Without the safe, communal atmosphere of a restaurant or bar, she’s found it harder to opt out of dates she’s not enjoying, and also to set boundaries in terms of physical intimacy. “I tend to hold out till the second date to sleep with someone. But when you’re at someone’s house, that’s traditionally been the language and the sign for having sex,” Rachel says. “Obviously that’s not what it means to show consent in any situation, but ‘do you want to come back to mine?’ was the clear indicator that you might be interested. It’s harder to navigate that situation now.”
During the extreme cold snap in February, going for an initial walk wasn’t always on the cards. For many Berliners, this opened up the difficult question of meeting at their own apartment or someone else’s – a prospect that makes Denise feel uneasy. “I’ve never met anyone online who I thought was dangerous, but it’s a weird concept to bring someone to mine on a first date. You never know who you’re meeting. I know this sounds a bit paranoid, but it means they know where you live.”
The idea of meeting at theirs also doesn’t appeal. “In terms of going to someone else’s house, I’ve had a really terrible experience with that. A guy forced himself on me once and I felt kind of hopeless, I was somewhere I didn’t really know.” Denise has paused her dating plans until the weather improves or the service industry reopens.
Lucas, who is bisexual, has insight into both hetero and queer dating scenes, and says he hasn’t noticed as many complications when meeting guys. “In the queer hook-up scene, when you meet at an apartment you know it’s definitely a sex date,” he says. But whether he’s dating men or women, Lucas is worried about the virus. “People live in shared flats, so even if you’re just there for a hookup, you’re putting yourself and the roomies at risk by broadening the circle of infection.”
The lack of commitment you have in Berlin has grown over the past year. Nowadays, I feel like there are no boundaries to cancelling an appointment or a date.
An important factor of a first date for Lucas is trying to deduce how Covid compliant they’ve been. “Even during summer when infection rates were pretty low, I was still curious about how they were approaching the contact rules. I saw four friends at once recently, which maybe wasn’t the best decision, but I’m okay with that if another person is honest about it. If I get the sense they’re attending one of these illegal parties with 20 or 30 people and aren’t taking it seriously, that’s a no-go.”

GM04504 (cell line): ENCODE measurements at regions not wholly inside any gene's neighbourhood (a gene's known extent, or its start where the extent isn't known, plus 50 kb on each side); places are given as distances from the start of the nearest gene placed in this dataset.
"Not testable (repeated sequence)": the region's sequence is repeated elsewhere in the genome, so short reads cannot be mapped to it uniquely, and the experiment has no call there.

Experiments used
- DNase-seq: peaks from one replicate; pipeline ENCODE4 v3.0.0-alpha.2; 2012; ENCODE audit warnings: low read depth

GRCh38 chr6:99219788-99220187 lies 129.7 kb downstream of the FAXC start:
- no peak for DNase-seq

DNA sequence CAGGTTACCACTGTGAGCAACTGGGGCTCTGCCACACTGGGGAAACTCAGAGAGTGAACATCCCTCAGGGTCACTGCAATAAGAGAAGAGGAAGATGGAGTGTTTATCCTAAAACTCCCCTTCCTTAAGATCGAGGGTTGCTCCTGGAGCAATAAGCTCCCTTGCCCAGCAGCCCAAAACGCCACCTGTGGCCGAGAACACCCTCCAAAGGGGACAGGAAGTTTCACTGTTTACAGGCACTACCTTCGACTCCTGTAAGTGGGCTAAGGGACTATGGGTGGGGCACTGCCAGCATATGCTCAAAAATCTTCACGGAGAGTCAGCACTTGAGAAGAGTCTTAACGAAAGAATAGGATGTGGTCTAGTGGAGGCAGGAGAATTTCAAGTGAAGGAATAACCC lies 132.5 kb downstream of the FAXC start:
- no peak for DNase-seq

The threat attached to physical intimacy reminds LGBTQ activist Tadzio Müller of the anxiety surrounding HIV/AIDS. “From the mid-eighties onwards, gay life was structured by a fear of the other. It gave it a paranoid atmosphere, and I see that today with Covid.” Müller is saddened by the impact of the virus on connections in urban spaces too. “To use a Harry Potter analogy, it’s like the corona world is filling up with dementors; they drain happiness and make everything colder. I feel like the dementors have fled Azkaban and are rolling free through our cities, ending playful flirtation on subways.”
Though the pandemic has altered the physical landscape of Berlin’s dating scene, it’s also intensified pre-existing behaviours. Denise is struck by what she terms “the horniness of the apocalypse”. “Everyone seems to be in survival mode. People are even more upfront about wanting sex on dating apps than they were before,” she explains. “For the first time on Tinder, I feel really objectified. It’s like you’re just on a menu and they see some food that looks nice.”
On the rare occasions that Denise has slept with her dates, this attitude has made its way into the sex itself. “Of course, men are not famous for their generosity with women they barely know. When you have sex with some- one for the first time, you’re not expecting a great performance, it’s more two people getting to know each other But this was just, ‘I came here, I had dinner, now I expect you to give me an orgasm, then I’ll go and text you again in two weeks.’ It was a bit disturbing.”
Denise suspects that people are transferring the immediacy of club hook-up culture onto dating apps, but without the enjoyment of a multi-sensory build- up. “At least when you’re in a club there are many stimulations; you’re attracted visually or by their sense of smell or something they said. You’re dancing together, maybe you’ve taken drugs. Even if it’s a one-night stand, the intimacy was created there. Now everything is so mechanical.”